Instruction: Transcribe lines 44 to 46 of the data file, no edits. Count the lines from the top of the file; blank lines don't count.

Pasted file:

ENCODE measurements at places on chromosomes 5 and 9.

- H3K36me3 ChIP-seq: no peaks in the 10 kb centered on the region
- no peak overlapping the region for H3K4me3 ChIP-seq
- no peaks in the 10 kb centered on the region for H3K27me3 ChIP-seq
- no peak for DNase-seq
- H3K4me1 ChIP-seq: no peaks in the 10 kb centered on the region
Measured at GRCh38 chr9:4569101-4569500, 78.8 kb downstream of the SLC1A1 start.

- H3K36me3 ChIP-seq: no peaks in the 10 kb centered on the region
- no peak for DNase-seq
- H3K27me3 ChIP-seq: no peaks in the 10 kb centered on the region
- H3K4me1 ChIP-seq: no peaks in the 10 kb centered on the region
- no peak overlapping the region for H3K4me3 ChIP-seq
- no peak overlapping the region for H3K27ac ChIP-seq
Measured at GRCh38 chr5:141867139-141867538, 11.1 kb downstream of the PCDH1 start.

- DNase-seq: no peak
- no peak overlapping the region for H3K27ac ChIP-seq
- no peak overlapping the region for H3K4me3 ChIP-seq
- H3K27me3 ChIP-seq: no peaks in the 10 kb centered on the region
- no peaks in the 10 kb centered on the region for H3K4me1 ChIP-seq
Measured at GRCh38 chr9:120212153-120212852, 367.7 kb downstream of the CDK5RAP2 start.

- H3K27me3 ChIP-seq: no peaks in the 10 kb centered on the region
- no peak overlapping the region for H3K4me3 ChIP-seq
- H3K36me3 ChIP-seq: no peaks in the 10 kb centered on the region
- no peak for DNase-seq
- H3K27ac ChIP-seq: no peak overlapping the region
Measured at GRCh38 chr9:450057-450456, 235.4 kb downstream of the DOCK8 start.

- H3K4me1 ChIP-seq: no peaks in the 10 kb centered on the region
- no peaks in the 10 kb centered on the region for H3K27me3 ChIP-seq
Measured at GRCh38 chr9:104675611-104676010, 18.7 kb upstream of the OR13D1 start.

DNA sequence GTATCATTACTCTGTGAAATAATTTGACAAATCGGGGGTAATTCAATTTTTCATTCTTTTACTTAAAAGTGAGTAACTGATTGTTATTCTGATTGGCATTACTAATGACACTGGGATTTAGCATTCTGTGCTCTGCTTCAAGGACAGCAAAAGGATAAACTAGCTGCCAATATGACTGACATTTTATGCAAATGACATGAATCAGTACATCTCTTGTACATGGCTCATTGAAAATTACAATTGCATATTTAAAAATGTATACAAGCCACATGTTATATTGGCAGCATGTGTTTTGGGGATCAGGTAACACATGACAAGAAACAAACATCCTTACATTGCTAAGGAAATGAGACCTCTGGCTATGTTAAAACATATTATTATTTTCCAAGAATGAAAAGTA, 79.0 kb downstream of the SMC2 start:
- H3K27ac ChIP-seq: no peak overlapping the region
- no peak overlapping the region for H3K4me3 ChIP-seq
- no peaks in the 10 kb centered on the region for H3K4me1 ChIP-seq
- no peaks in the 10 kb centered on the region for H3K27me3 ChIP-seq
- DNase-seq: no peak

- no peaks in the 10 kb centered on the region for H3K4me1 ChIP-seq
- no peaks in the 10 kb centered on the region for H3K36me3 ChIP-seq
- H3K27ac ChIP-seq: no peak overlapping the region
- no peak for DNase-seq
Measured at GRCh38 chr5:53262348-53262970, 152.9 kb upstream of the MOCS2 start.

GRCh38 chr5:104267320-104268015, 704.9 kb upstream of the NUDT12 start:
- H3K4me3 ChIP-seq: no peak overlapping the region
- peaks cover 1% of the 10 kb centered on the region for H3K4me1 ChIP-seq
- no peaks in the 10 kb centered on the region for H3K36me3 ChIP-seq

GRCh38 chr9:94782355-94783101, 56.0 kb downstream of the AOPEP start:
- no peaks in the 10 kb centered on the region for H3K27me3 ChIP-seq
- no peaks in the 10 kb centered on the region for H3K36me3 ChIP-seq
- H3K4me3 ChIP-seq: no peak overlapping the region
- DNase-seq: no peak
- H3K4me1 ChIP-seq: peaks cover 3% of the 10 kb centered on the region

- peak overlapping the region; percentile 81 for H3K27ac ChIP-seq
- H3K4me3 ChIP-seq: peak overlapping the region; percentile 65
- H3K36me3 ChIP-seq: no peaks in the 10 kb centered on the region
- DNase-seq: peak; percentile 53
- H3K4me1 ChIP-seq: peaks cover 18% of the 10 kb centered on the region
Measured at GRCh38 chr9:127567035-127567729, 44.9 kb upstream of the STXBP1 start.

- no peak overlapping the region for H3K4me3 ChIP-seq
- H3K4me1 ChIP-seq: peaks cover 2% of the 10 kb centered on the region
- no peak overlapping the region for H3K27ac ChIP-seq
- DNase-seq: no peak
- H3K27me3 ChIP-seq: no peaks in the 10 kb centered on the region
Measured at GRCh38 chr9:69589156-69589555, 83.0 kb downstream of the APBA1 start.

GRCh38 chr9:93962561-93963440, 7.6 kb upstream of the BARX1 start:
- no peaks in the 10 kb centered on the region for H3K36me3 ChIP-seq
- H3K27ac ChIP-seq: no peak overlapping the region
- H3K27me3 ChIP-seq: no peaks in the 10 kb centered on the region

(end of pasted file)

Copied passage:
- no peaks in the 10 kb centered on the region for H3K36me3 ChIP-seq

GRCh38 chr9:94782355-94783101, 56.0 kb downstream of the AOPEP start:
- no peaks in the 10 kb centered on the region for H3K27me3 ChIP-seq